Capt. Aw-Shucks went to see Holy Helps. But the prophet wouldn’t come out to see him. Instead he just said, “There’s no way but Yahweh.” The servants of Holy Helps told Capt. Aw-Shucks to wash in the Jordan seven times.
Capt. Aw-Shucks didn’t want to. But his servants convinced him to try. Aw-Shucks came out of the muddy river looking even more handsome. And so he agreed, “There’s no way but Yahweh.” He wanted to pay Holy Helps, but the prophet said no thanks.
Mr. Shortsighted chased after Capt. Aw-Shucks. He got his money and then he got his disease.
In peeling back the meaning of this story, I want to start with Capt. Aw-Shucks’ disease. Our Pew Bibles call it “leprosy” but that term encompassed everything from Hansen’s disease, which we call leprosy today, to any number of skin conditions. In the case of Capt. Aw-Shucks, the disease seems to be a skin-condition involving the loss of pigmentation and color. The disease turned Capt. Aw-Shucks white.
This disease of whiteness affected all his social relationships. A diseased man could not go with the King of Aram to feasts and festivals. His whiteness got in the way of his relationships.
He was not the only person to suffer from such a disease. Moses married an African woman named Zipporah. His sister didn’t approve; she gossiped about Zipporah until God, in frustration, gave her leprosy that turned her skin as white as snow.
I’m interested in this disease of whiteness that Capt. Aw-Shucks suffered. His whiteness got in the way of his relationships with other people. When has whiteness gotten in the way of our authentic relationships? How did Holy Helps cure him of his whiteness?
In this healing story, many unnamed characters played the key roles. The young slave girl knew of the prophet. The prophet’s servants carried the messages. The soldiers servants convinced him to try the cure.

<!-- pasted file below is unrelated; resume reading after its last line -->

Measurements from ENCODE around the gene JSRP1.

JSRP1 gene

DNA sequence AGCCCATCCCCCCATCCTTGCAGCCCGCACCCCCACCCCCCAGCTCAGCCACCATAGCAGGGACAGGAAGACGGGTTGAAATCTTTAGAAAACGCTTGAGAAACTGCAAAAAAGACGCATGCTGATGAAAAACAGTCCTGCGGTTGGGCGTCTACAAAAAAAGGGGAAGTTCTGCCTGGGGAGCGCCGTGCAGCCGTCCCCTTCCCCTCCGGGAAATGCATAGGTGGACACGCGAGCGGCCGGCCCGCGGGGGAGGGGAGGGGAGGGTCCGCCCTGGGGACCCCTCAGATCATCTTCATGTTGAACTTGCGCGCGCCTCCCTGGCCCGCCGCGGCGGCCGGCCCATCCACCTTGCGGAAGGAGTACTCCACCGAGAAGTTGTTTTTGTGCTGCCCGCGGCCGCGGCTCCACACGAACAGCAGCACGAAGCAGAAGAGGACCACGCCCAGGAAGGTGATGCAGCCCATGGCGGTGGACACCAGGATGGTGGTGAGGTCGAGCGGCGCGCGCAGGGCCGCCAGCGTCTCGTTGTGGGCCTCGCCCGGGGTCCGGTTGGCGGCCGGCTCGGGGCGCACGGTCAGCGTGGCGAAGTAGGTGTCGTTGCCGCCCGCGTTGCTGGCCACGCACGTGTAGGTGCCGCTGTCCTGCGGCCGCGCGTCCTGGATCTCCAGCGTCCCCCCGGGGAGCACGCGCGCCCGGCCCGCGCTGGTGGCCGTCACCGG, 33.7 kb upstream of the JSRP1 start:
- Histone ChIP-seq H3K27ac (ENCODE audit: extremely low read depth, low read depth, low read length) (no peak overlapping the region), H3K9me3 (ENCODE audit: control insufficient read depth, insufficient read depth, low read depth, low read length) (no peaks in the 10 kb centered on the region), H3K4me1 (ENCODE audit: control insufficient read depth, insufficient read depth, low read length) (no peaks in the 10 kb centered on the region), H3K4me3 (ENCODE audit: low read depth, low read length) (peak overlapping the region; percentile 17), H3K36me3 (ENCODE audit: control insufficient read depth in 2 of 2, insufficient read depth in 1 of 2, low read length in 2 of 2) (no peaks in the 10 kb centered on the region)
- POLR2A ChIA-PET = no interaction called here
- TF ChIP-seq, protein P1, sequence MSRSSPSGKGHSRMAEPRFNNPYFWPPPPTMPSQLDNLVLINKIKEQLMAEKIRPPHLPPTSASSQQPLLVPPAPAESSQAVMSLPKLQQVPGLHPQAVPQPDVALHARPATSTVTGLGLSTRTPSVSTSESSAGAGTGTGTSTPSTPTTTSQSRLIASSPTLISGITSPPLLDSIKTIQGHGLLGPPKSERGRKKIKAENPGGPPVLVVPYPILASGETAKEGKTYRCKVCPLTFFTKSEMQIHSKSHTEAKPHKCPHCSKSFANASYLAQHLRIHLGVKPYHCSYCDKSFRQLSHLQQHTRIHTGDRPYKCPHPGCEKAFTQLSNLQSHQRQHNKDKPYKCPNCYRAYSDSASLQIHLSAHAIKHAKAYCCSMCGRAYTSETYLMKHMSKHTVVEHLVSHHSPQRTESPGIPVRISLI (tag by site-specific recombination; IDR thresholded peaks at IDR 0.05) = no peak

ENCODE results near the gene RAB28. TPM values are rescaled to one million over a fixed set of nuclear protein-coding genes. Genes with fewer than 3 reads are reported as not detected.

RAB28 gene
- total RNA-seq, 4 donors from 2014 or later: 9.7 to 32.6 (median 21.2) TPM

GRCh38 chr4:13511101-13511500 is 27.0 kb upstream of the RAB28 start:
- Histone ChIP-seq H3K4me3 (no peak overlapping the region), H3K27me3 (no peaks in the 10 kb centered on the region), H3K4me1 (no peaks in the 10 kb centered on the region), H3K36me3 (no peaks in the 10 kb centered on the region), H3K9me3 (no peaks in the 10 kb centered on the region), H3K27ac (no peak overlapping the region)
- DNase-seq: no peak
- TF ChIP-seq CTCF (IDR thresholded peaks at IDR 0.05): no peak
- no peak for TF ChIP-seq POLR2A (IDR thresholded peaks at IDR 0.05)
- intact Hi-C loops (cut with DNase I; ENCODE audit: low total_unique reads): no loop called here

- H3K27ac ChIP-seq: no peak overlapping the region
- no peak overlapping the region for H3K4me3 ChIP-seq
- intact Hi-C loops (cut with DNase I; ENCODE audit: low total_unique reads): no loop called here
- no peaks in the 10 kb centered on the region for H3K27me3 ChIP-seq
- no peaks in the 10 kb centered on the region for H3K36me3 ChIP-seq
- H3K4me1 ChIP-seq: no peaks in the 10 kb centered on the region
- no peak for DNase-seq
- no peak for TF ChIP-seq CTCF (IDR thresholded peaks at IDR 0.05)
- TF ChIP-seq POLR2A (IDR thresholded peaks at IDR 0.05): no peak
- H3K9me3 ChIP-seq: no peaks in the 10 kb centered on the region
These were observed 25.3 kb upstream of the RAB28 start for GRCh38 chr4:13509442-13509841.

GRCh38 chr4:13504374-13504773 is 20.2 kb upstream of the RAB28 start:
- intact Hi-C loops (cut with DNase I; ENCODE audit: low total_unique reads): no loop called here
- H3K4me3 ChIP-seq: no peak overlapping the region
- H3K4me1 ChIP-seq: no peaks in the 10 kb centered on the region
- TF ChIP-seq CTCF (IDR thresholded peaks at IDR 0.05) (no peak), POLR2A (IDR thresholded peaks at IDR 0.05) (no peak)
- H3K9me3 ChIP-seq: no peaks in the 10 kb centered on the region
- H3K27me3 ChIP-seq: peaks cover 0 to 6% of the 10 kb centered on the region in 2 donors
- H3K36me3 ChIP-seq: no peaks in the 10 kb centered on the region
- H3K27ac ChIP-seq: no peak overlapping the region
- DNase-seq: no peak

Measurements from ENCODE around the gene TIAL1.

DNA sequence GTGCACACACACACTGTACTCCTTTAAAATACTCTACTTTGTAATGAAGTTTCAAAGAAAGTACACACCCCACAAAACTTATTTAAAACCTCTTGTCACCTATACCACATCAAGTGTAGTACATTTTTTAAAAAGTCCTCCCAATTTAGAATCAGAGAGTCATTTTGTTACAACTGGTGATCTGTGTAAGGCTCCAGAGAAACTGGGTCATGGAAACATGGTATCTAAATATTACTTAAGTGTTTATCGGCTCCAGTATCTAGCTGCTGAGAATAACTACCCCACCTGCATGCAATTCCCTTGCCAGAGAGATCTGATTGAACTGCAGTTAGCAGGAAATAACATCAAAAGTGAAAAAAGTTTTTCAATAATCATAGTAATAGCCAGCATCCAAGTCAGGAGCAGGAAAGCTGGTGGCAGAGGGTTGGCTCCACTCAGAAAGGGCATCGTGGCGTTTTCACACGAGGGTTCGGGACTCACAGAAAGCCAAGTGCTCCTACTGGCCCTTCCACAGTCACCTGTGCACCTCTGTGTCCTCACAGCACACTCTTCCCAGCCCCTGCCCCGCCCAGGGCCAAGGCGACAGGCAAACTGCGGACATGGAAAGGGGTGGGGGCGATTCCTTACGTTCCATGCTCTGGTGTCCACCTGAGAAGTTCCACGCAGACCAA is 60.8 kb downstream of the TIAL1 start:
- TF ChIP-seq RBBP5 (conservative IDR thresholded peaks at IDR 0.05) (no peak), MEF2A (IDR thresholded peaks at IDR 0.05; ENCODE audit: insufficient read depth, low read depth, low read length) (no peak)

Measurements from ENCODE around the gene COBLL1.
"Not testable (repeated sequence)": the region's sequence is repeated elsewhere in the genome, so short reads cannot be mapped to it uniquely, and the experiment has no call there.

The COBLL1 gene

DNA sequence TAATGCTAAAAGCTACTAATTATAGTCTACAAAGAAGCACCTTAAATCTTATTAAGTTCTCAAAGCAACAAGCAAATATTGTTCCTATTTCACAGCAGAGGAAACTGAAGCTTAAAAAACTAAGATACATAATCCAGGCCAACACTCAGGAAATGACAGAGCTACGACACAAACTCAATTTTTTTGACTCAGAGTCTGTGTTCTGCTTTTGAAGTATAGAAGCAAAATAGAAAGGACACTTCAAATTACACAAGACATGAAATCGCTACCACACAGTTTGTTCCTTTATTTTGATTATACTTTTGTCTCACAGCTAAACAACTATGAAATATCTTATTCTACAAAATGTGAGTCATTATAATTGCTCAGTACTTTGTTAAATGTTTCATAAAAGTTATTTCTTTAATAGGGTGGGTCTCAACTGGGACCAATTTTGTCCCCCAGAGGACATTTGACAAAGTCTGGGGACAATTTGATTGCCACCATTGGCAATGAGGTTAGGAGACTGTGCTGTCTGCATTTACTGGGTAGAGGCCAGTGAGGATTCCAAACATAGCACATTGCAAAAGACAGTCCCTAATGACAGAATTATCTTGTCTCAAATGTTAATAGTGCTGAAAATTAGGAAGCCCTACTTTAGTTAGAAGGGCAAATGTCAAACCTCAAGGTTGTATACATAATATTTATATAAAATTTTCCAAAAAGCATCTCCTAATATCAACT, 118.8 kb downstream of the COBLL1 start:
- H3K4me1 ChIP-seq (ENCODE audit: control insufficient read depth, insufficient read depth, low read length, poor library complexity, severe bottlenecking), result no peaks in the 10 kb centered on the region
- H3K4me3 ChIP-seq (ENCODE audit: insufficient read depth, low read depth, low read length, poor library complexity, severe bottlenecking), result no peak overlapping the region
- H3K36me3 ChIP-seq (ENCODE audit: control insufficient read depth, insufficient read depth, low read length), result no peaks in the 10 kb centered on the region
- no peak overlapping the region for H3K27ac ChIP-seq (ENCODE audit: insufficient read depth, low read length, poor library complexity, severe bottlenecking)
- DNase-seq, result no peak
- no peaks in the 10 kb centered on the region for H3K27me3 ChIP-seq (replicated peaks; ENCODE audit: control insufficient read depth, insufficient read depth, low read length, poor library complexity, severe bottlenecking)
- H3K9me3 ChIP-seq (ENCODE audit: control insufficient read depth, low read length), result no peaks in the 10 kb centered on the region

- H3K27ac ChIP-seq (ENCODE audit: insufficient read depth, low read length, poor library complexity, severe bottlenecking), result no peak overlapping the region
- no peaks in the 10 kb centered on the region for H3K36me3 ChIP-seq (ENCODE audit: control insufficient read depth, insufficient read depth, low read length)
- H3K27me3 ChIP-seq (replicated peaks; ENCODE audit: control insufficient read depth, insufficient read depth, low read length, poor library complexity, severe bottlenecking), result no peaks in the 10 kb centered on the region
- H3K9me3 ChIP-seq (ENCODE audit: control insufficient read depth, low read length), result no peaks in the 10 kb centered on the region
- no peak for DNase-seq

Throughout the story, small characters stand in contrast to the big ones. The beginning of the story introduced Capt. Aw-Shucks as a great man. He’s immediately contrasted with a young female slave. She had a precarious position: captured in war, reduced to slavery. And yet she didn’t allow herself to be silenced by the power and might of the Syrian victors. Neither awed nor cowed: she continued to speak her truth.
This contrast between big boys and the little truth tellers continues. When Capt. Aw-Shucks tried to find the prophet so that he could get healed, the request almost sparks a war between Syria and Israel. The King of Israel, the big man on the throne, got so scared he tore his clothes in morning. And yet the little girl, in a far more precarious position, hadn’t been afraid.
When Capt. Aw-Shucks finally found the prophet, he made a dismissive comment about the little Jordan River in comparison to the mighty and big rivers of Syria. He wanted a big demand from the prophet, not a little task like washing.
And the story completes this contrast of big and little when Capt. Aw-Shucks comes out of the water; “his flesh was restored like the flesh of a young boy, and he was clean.” The big man became like a little boy. Capt. Aw-Shucks could only be healed when he starting listening to the common people around him.
What happens in our life: do we get caught up in big events or do we pay attention to the small truths? Do we value what seems grand instead of the everyday?